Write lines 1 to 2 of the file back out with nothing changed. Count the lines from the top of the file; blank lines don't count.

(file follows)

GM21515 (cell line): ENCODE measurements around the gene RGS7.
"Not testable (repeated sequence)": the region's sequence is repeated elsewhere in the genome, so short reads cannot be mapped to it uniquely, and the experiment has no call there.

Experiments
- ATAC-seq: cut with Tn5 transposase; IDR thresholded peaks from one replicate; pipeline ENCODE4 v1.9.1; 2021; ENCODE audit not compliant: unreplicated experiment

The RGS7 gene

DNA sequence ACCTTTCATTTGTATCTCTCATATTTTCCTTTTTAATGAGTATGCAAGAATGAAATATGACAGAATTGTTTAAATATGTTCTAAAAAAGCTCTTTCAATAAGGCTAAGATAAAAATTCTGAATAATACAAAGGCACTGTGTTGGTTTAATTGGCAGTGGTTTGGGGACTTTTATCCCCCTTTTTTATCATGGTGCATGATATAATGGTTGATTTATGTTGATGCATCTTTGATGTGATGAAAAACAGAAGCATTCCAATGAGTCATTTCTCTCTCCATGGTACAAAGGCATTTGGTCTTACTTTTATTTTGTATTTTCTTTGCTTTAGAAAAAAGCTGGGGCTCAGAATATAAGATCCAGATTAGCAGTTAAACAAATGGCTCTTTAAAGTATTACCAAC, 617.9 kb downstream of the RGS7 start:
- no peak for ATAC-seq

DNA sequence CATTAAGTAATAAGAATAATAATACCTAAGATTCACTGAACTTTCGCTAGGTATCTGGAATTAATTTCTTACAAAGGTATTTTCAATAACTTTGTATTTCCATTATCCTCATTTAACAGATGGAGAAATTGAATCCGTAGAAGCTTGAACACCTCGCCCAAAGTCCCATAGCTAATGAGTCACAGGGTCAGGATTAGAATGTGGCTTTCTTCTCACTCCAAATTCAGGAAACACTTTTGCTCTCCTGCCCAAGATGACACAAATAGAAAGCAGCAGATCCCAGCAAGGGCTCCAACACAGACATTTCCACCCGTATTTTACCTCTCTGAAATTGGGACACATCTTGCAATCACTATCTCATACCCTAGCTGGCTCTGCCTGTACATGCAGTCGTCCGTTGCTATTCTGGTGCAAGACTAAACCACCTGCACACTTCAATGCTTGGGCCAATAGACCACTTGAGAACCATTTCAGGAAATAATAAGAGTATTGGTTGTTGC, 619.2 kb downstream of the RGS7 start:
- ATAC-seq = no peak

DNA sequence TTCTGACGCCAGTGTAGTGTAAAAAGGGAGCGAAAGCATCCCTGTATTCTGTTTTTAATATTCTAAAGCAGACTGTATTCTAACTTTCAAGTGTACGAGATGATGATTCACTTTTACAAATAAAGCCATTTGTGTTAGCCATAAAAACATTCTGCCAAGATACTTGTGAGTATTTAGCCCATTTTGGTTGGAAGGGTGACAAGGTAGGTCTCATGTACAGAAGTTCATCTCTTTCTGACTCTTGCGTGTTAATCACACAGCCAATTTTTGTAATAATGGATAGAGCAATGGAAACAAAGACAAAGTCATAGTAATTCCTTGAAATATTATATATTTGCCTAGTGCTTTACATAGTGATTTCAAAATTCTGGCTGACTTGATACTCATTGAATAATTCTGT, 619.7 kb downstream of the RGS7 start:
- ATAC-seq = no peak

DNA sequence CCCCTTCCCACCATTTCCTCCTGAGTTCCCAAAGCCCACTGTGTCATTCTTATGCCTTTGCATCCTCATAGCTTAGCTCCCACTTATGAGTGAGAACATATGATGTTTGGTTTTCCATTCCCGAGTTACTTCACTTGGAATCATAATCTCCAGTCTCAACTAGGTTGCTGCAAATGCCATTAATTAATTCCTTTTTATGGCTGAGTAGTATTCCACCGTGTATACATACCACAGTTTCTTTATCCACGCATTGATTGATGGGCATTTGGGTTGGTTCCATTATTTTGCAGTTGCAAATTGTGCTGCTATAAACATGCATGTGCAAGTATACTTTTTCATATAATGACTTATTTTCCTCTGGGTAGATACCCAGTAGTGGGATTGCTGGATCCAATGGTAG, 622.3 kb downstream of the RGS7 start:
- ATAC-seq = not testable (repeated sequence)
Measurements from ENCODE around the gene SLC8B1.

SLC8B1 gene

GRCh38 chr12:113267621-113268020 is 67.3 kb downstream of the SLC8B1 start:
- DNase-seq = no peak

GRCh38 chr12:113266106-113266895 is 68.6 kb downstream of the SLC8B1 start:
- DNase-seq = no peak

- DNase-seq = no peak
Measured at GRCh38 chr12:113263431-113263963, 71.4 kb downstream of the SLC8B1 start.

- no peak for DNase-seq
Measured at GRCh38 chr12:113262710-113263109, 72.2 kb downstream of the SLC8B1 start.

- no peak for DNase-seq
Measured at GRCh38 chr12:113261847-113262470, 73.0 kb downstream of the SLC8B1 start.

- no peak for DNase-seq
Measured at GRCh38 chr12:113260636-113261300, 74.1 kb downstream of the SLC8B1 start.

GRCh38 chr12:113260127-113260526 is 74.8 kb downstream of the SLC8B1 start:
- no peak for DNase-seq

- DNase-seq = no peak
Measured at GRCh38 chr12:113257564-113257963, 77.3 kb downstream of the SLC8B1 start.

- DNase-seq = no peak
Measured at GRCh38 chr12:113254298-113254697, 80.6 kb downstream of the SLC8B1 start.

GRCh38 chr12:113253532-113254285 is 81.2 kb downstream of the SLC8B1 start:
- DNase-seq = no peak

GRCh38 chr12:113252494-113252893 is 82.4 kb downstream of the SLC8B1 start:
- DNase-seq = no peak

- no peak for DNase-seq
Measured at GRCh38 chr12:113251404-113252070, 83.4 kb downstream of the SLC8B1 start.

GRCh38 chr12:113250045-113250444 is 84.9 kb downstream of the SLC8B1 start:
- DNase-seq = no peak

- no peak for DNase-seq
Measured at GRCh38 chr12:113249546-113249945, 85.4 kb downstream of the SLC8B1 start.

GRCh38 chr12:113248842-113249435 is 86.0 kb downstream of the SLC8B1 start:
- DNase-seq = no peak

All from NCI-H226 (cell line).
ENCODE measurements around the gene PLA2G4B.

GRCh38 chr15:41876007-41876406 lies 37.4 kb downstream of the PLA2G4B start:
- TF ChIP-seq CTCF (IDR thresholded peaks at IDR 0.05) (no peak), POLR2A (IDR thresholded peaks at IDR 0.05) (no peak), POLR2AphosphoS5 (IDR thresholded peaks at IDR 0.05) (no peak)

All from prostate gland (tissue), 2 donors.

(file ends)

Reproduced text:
GM21515 (cell line): ENCODE measurements around the gene RGS7.
"Not testable (repeated sequence)": the region's sequence is repeated elsewhere in the genome, so short reads cannot be mapped to it uniquely, and the experiment has no call there.